Working With Large Files in Autodesk Inventor30 Apr, 2015 By: James “Jim” O’Flaherty
IMAGINiT Tricks Tutorial: Don't get stuck waiting for your files — update your settings and save time now.
While making these setting changes often happens after you've had trouble with a large file, I highly recommend that you take the time now to update them. Setting these options beforehand will make your files much easier to open and work with along with making them more stable and less prone to data corruption. Convincing everyone else in your department to follow these same settings and practices will vastly improve everyone's experience.
If you make small changes at the Part level, you'll make the model more stable and keep the file as small as possible, which leads to more stable and smaller assembly files. This approach becomes very relevant when you have to create a large assembly.
Part Model files
Even if you have a very capable workstation, incorporating these practices will still benefit not only you, but your co-workers as well, plus you'll be developing good working habits.
One of the very first things you should incorporate across the board is to take the End of Part Marker in the Model Browser and move it all the way up the browser tree to just below the Origin folder. This retains the features in the part file but doesn't require them to be "active" when saved. In turn this takes the size of the file to its bare minimum. Note the difference in file size for the same part using this practice (figure 5).
Figure 5. Notice the difference in file size when you move the End of Part up to the top.
When you open the file, you simply move the End of Part Marker back down to the bottom (or to the point of the edit) and the file rebuilds. Make your edits, save, and move the Part Marker back up to the Origin folder and save again, store in Vault or wherever you save your files. Again, make this a common practice and the savings in time and space will be enormous. If you work in an engineering department, inform your co-workers of this process, along with the others listed here so they are well informed of what and why the files act and look the way they do. I've seen too many instances where one person used a more advanced process to create a feature and a co-worker had no idea what was done or how to edit such, so they actually deleted the questionable features and re-worked them to the basic way they knew. Educating your co-workers benefits everyone in the long run.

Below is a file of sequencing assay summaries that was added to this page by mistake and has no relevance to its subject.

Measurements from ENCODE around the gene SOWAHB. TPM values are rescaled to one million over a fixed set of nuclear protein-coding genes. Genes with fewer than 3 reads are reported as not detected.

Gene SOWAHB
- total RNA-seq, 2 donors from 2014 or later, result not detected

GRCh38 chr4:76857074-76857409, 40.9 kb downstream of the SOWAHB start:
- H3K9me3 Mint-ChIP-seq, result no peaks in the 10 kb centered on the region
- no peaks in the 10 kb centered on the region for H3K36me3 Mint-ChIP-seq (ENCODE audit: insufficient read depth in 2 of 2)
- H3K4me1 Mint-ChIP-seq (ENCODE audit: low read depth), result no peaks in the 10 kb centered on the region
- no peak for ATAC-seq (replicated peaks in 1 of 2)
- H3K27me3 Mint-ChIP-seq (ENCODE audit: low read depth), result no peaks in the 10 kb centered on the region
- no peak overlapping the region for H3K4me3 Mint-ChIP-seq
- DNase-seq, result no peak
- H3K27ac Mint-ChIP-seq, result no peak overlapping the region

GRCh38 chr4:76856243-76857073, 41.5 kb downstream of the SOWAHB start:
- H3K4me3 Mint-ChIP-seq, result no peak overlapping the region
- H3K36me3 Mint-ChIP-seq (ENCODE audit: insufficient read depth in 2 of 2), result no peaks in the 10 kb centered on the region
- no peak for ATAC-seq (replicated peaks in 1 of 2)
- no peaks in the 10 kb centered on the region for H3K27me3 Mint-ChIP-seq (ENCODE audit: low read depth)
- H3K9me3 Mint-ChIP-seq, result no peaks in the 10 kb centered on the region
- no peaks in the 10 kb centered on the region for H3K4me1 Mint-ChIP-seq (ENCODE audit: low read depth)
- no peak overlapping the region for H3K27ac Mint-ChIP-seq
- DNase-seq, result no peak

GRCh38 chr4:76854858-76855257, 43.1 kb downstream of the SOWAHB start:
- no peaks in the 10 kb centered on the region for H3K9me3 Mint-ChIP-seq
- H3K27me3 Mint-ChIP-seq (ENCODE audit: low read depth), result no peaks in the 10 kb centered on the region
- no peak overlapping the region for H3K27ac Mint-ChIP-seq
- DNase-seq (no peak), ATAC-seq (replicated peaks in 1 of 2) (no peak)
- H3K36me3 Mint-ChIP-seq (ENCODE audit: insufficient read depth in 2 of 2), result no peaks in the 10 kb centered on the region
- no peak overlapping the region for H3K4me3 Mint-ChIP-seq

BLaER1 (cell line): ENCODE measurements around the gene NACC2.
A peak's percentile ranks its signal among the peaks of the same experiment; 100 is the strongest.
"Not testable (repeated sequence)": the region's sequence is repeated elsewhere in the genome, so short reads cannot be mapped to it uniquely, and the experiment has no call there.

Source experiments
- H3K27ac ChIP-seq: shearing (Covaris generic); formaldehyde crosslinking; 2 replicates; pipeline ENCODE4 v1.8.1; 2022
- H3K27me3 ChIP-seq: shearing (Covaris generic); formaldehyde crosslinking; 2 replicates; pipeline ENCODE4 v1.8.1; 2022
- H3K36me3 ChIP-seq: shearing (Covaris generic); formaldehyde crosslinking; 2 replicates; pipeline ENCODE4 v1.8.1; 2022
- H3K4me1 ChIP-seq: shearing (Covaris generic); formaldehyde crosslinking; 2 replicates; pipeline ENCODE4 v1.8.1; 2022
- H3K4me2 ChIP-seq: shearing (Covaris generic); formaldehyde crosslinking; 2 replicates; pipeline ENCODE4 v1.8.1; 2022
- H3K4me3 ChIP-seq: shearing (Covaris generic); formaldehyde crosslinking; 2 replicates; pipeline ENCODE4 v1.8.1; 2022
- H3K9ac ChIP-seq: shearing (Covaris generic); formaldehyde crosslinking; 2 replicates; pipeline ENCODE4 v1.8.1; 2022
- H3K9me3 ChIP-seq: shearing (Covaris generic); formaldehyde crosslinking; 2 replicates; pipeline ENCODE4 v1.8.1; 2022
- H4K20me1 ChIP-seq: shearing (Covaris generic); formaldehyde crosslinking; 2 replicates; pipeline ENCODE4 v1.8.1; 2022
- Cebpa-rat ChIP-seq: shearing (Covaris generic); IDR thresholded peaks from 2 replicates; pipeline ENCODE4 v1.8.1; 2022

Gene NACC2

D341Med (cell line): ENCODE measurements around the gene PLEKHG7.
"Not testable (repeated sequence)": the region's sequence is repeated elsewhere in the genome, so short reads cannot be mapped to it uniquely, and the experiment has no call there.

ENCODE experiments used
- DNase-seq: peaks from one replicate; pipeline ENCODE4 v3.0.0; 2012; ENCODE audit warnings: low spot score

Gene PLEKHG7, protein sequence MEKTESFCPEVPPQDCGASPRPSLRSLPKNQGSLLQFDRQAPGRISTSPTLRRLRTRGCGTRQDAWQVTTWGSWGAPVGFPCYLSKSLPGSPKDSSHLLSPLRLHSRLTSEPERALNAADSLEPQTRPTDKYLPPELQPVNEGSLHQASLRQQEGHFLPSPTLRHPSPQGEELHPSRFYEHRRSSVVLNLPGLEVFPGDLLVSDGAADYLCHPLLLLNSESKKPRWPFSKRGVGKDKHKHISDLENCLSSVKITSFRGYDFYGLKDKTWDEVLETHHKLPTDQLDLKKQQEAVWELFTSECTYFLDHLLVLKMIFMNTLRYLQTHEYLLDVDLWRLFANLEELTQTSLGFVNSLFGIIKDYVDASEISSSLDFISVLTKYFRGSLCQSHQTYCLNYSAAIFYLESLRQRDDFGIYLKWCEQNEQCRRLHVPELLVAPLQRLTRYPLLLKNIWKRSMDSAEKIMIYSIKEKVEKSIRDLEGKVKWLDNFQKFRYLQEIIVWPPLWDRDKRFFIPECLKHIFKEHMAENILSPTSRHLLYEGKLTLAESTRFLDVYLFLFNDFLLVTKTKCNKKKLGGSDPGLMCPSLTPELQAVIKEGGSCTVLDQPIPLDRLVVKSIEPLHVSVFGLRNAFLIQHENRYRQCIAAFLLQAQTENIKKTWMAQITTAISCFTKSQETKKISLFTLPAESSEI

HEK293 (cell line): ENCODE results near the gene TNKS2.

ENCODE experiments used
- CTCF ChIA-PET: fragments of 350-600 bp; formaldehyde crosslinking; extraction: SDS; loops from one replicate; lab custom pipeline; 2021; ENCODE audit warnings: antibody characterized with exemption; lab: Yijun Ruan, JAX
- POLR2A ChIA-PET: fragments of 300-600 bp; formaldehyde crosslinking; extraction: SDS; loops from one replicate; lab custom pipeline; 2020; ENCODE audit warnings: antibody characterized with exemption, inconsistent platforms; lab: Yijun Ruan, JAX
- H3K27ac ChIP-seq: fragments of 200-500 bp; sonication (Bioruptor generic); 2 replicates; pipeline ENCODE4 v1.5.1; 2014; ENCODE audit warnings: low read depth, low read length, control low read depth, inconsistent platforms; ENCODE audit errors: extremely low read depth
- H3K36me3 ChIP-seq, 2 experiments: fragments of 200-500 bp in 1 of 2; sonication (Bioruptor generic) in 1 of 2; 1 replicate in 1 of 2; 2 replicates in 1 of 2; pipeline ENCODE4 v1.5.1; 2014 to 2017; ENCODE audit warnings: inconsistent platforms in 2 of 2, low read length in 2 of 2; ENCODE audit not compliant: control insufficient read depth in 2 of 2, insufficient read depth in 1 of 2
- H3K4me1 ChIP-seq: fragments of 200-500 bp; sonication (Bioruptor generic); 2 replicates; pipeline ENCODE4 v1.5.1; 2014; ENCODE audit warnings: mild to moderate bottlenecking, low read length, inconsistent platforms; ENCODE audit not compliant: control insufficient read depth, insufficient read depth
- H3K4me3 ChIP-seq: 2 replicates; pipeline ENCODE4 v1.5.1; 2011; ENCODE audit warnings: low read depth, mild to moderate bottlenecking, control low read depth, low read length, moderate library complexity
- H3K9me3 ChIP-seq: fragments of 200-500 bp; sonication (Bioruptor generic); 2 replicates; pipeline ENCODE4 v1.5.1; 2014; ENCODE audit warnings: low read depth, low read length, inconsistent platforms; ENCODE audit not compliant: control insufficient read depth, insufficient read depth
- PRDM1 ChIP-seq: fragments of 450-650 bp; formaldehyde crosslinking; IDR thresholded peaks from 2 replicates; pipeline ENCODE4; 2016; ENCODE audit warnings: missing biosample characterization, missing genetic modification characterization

Shut down your workstation. How often do you shut down not only the application, and Windows, but your workstation? I've seen numerous people who, at the end of the work day or even the week, simply get up and walk away and go home. Aside from the obvious security concerns of leaving your workstation unattended and open for anyone, shutting down the workstation or at the very least, the application allows the system to release "leaked" memory. There are numerous subroutines and drivers that grab this memory but do not release it when it's finished. The only way to clear the memory is a full shut down. If the file you need to open is very large and takes a long time to load, you can go into the Application Settings menu and under the File tab, check the box that saves the last opened file to cache.
"Keep it simple, stupid!" We've all heard that expression before. Well, in this case it's very true. Keep your part as simple as possible because the more complex your part is, the more calculations need to be done, the longer it takes to load said file. For example, I've seen users creating parts such as bolts, screws, etc., and they actually attempt to model the threads of these bolts. Why? They are not the bolt manufacturer — there's no reason for such nonsense. Even if you need to model a bolt, you can "dumb it down" for practical use in your assemblies. If you have purchased parts, you can edit these files and remove unneeded features such as fillets, chamfers, and the like, as long as you don't modify the integral features of the part. This practice can drastically reduce the file size of the part (figure 6).
Figure 6. Keep your parts simple; don't add details you don't need and you'll save a lot of time.